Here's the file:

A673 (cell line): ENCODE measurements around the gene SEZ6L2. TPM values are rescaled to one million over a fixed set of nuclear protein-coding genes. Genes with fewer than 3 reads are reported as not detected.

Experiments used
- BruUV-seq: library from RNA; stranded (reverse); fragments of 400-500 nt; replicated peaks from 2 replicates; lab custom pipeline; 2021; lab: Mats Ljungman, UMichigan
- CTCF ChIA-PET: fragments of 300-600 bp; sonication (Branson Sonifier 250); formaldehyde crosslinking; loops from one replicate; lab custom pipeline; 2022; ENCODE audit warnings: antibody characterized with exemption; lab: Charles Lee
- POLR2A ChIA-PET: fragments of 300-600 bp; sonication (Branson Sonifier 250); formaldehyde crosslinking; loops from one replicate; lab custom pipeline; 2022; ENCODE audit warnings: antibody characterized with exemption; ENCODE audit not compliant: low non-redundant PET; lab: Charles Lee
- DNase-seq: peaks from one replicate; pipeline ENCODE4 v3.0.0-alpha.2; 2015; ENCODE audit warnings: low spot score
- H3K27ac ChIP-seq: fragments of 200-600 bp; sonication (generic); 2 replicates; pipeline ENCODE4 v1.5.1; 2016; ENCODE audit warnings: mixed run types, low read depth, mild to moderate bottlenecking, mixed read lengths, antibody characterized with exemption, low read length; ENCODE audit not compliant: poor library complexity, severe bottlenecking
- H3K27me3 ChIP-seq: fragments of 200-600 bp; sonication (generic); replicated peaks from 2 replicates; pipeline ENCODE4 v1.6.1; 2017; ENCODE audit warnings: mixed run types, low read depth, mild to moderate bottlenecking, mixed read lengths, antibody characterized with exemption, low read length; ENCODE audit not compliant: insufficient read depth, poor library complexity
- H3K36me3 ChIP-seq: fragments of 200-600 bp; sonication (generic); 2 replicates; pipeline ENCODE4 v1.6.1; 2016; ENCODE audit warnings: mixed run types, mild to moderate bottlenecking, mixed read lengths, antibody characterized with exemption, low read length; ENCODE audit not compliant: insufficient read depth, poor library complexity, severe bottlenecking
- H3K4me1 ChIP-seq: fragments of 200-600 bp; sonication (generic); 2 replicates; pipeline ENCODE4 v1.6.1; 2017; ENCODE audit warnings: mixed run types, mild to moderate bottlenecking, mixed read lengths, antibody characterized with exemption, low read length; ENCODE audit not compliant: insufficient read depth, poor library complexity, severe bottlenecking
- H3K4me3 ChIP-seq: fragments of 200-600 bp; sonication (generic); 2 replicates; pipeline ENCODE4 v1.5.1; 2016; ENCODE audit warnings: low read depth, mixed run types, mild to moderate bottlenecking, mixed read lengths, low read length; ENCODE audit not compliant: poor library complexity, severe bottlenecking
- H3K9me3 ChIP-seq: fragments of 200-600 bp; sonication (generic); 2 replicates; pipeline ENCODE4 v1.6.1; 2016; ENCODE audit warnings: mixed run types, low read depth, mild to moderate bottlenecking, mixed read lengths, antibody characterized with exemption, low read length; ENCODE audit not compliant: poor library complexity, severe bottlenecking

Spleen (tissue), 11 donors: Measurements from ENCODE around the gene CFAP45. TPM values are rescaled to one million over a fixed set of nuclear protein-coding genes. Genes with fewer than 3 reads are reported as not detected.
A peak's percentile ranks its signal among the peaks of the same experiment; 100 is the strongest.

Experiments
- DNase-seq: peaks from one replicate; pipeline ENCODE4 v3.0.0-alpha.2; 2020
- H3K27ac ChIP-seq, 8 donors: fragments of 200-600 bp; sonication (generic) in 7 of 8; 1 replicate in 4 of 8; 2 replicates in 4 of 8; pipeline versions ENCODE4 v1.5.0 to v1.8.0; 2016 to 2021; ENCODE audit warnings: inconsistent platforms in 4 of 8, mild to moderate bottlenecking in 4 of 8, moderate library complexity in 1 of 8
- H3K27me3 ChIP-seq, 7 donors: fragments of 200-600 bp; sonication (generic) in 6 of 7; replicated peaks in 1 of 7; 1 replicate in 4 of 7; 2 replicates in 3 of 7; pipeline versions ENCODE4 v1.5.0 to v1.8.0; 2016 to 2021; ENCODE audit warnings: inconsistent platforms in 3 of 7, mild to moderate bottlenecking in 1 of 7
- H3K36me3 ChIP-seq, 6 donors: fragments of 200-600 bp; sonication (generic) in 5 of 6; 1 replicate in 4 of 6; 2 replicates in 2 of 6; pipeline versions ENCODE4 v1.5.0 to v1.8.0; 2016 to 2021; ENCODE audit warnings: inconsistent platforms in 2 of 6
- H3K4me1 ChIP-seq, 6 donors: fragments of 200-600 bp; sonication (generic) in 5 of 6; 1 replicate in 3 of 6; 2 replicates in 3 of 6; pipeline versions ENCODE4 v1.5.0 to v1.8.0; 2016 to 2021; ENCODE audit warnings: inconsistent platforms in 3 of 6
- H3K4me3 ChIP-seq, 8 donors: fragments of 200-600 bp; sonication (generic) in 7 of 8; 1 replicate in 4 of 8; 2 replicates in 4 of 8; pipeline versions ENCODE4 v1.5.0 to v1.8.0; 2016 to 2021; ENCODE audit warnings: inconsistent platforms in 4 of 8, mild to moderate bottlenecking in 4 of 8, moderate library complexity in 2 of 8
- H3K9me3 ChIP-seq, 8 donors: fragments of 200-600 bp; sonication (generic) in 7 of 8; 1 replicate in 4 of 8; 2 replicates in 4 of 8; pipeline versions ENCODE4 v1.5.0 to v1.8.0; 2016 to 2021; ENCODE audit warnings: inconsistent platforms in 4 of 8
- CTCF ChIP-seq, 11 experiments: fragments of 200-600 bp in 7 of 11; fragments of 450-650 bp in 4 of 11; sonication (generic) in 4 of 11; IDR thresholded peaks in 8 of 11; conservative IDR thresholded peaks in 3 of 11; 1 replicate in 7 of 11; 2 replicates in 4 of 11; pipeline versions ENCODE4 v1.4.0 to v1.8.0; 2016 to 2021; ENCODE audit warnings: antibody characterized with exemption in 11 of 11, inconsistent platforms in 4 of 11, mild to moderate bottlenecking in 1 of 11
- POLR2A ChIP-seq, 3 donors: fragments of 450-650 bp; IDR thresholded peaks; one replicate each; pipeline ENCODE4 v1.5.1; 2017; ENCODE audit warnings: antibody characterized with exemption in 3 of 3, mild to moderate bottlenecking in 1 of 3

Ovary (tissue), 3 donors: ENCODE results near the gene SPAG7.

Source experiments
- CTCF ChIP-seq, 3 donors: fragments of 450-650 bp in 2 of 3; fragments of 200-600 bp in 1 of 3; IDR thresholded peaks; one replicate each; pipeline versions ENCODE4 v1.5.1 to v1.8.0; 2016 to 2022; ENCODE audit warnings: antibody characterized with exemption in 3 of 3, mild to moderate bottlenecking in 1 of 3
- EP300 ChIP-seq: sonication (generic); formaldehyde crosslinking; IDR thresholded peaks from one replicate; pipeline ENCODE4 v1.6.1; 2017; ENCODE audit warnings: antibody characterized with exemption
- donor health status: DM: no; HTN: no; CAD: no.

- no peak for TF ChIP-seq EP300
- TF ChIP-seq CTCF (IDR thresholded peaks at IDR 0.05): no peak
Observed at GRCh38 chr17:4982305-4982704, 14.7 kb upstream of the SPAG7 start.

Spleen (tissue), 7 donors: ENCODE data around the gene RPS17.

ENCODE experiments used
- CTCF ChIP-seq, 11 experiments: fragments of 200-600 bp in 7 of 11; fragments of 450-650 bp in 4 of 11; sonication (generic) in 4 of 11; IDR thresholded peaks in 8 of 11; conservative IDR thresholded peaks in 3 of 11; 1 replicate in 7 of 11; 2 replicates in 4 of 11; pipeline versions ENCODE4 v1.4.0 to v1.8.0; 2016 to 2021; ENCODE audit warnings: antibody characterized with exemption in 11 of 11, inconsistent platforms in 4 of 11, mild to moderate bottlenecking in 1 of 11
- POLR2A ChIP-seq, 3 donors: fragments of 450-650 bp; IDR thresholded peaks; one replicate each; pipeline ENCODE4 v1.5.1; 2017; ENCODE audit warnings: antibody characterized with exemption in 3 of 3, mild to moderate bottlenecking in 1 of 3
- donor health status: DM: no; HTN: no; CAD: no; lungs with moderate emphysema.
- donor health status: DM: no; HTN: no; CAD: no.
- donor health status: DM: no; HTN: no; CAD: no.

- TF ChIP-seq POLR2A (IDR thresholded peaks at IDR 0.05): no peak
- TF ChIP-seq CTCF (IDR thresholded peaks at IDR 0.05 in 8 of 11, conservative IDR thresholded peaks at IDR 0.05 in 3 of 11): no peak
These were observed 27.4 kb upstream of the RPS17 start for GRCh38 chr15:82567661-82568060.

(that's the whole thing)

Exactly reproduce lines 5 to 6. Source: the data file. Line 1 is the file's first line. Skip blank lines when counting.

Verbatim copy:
- POLR2A ChIA-PET: fragments of 300-600 bp; sonication (Branson Sonifier 250); formaldehyde crosslinking; loops from one replicate; lab custom pipeline; 2022; ENCODE audit warnings: antibody characterized with exemption; ENCODE audit not compliant: low non-redundant PET; lab: Charles Lee
- DNase-seq: peaks from one replicate; pipeline ENCODE4 v3.0.0-alpha.2; 2015; ENCODE audit warnings: low spot score